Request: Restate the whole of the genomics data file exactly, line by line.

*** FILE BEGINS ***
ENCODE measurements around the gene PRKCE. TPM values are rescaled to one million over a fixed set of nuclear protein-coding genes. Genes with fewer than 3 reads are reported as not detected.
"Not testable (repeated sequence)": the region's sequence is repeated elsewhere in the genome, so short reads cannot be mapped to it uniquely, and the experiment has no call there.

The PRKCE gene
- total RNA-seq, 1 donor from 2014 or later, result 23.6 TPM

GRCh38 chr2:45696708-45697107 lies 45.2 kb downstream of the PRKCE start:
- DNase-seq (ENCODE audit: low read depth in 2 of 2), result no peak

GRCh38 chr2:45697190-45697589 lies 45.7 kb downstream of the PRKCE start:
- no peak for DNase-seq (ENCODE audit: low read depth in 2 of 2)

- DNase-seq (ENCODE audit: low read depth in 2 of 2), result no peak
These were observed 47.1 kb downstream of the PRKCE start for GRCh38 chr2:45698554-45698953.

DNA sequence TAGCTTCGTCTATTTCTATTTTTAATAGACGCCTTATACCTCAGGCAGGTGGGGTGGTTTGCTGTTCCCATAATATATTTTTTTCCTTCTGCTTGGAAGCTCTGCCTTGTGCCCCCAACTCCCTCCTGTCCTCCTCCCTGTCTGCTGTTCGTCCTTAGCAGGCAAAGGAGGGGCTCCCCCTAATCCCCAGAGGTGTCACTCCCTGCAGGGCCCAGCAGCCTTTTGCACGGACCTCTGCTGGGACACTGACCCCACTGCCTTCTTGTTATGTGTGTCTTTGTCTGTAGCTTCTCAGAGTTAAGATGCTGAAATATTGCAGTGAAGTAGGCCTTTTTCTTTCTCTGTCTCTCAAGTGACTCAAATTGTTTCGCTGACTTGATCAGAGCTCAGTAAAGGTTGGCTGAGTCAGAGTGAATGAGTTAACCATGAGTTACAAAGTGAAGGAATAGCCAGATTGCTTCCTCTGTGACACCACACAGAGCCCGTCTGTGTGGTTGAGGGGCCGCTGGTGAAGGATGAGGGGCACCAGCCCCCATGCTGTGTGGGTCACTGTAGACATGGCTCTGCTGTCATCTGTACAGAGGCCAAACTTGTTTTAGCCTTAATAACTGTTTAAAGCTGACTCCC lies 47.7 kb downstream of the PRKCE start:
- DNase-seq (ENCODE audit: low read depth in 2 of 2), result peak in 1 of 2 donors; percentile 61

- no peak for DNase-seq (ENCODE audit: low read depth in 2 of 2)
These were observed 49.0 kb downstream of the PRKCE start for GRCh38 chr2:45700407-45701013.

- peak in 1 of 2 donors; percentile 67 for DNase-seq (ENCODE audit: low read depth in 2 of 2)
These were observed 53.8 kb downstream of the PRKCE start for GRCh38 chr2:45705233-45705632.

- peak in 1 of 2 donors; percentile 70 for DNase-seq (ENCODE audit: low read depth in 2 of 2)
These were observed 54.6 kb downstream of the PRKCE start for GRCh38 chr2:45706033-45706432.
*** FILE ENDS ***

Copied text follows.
ENCODE measurements around the gene PRKCE. TPM values are rescaled to one million over a fixed set of nuclear protein-coding genes. Genes with fewer than 3 reads are reported as not detected.
"Not testable (repeated sequence)": the region's sequence is repeated elsewhere in the genome, so short reads cannot be mapped to it uniquely, and the experiment has no call there.

The PRKCE gene
- total RNA-seq, 1 donor from 2014 or later, result 23.6 TPM

GRCh38 chr2:45696708-45697107 lies 45.2 kb downstream of the PRKCE start:
- DNase-seq (ENCODE audit: low read depth in 2 of 2), result no peak

GRCh38 chr2:45697190-45697589 lies 45.7 kb downstream of the PRKCE start:
- no peak for DNase-seq (ENCODE audit: low read depth in 2 of 2)

- DNase-seq (ENCODE audit: low read depth in 2 of 2), result no peak
These were observed 47.1 kb downstream of the PRKCE start for GRCh38 chr2:45698554-45698953.

DNA sequence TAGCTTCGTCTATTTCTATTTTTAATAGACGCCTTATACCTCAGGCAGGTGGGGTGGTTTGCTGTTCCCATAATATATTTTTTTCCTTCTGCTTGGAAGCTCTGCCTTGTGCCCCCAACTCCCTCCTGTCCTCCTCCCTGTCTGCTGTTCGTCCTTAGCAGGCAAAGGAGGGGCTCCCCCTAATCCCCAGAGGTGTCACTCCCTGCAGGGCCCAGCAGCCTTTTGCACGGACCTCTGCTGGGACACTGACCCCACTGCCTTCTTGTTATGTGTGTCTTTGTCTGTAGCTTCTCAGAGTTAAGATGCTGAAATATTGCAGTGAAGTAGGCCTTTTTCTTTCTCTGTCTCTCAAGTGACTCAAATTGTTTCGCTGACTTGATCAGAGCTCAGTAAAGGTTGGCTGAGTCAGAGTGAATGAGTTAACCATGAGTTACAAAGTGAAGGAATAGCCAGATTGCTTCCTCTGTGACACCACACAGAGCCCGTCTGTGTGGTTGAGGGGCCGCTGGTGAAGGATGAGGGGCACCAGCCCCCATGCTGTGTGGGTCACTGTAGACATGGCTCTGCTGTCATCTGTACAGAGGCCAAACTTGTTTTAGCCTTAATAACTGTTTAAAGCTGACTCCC lies 47.7 kb downstream of the PRKCE start:
- DNase-seq (ENCODE audit: low read depth in 2 of 2), result peak in 1 of 2 donors; percentile 61

- no peak for DNase-seq (ENCODE audit: low read depth in 2 of 2)
These were observed 49.0 kb downstream of the PRKCE start for GRCh38 chr2:45700407-45701013.

- peak in 1 of 2 donors; percentile 67 for DNase-seq (ENCODE audit: low read depth in 2 of 2)
These were observed 53.8 kb downstream of the PRKCE start for GRCh38 chr2:45705233-45705632.

- peak in 1 of 2 donors; percentile 70 for DNase-seq (ENCODE audit: low read depth in 2 of 2)
These were observed 54.6 kb downstream of the PRKCE start for GRCh38 chr2:45706033-45706432.